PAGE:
The Hanseatic city offers a lot of homemade products from manufactories and traditional businesses. And often they have settled in special neighborhoods. A tour.
The maritime Gastromeile with its restaurants and bars is located in the heart of the city and directly on the Weser. Especially in summer, you should plan a leisurely stroll there - and stop in one of the beer gardens. Beer has long played an important role in Bremen. In addition to the famous Beck's also a plethora of craft beers from craft breweries, such as the revived Free Brewing Union Bremen or the Bremen Brewerywhose hops for Ale No. 2 were planted on the vegetable yard in the middle of Bremen. Also the Schüttinger pub breweryBremen's oldest brewery, has a particular specialty - a drinkable, bottom-fermented and naturally cloudy beer without preservatives or stabilizers. The brewery offers rustic food and conviviality at long wooden tables. By the way, the Schlachte is also home to the "Alexander von Humboldt", the ship from the beer commercials. The old barque was renovated and rebuilt, now has a restaurant on board and also accommodates overnight guests in 14 cabins.
Coffee is the second favorite drink of the Hanseatic city next to beer. And the people of Bremen have even invented their own term for "drinking coffee and eating cake" - Kaffeesieren. The home of the coffee trade is traditionally Bremen's Überseestadt. Here, for example, the factory of Kaffee HAG still stands, with its magnificent marble hall. In the meantime, this has become part of the Lloyd Coffee Ltd. and can be visited as part of a guided tour. You can experience traditional coffee roasting in the Roastery Munchausen or in the Johann Jacobs Coffee Academy the parent company of the world-famous Jacobs coffee. And also Cross Coffee roasts sustainably and transparently traded beans. You can find out why coffee packets have a small valve and other know-how about coffee at the factory sale on Saturday or directly here:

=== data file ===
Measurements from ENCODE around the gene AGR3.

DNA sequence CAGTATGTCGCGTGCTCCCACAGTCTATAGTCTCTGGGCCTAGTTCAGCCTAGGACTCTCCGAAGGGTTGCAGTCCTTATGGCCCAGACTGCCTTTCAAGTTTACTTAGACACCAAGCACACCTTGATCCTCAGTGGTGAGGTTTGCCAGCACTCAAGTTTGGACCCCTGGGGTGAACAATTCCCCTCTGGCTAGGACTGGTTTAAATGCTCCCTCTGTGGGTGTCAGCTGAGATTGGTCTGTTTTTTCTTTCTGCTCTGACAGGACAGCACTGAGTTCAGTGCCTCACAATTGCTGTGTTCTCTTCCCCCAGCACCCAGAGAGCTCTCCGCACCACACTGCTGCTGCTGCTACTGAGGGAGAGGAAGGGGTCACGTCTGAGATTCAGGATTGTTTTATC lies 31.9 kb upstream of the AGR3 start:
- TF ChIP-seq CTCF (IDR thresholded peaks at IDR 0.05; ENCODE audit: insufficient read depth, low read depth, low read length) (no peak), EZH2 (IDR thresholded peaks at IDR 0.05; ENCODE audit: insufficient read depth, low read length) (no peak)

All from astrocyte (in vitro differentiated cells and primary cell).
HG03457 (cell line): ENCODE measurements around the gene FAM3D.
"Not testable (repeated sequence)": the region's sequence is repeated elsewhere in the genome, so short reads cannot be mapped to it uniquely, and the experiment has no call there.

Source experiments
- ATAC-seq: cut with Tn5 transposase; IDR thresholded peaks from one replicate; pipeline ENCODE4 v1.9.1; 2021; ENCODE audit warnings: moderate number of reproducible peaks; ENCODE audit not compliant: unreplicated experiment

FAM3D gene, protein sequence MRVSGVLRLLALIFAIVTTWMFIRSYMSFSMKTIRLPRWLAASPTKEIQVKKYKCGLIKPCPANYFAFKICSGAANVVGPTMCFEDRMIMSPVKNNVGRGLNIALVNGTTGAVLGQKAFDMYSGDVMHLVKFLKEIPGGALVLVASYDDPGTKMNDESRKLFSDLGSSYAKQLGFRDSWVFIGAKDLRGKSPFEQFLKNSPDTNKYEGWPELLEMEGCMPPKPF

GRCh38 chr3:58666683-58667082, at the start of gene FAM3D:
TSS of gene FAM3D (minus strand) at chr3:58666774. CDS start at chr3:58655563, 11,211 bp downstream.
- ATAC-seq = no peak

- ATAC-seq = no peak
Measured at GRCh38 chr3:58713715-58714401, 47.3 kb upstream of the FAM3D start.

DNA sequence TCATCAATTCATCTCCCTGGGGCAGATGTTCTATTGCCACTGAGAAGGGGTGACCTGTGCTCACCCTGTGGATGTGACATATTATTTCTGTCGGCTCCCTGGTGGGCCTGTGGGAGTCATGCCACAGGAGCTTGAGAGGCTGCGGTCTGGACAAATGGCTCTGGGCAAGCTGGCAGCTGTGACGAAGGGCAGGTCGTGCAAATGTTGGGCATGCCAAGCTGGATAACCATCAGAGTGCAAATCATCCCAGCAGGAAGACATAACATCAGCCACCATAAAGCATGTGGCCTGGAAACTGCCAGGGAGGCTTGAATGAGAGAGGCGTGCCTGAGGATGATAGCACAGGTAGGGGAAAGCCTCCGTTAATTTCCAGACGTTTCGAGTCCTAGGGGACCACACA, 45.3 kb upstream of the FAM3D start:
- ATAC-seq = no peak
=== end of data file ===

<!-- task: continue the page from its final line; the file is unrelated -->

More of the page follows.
Bremen's town hall shines not only with its magnificent, world-famous facade. In the vaulted cellar of the UNESCO World Heritage Site is the Bremer Ratskeller restaurant, famous for its fine wines and the largest collection of German wines in the world. A particularly old one: the Rüdesheim cask wine from 1653. At a Council cellar visit you can take a look at the treasure chamber and the Rose and Apostle Cellars. Wines of more recent origin are served in the Bremer Ratskeller restaurant, accompanied by North German classics.
And Bremen has another culinary speciality: Since 1545, the so-called Schaffermahlzeit has been held annually in the upper hall of the town hall. Traditionally, this is a gathering of merchants and sailors to which one must somehow have earned admission. A six-course menu is served, and the dishes also follow tradition, one of them being the Bremen specialty Kale with spelt. When it gets colder outside, cabbage is served indoors. The people of Bremen work up an appetite for their sumptuous meals in the fresh air at so-called "cabbage parties. Cabbage Tours.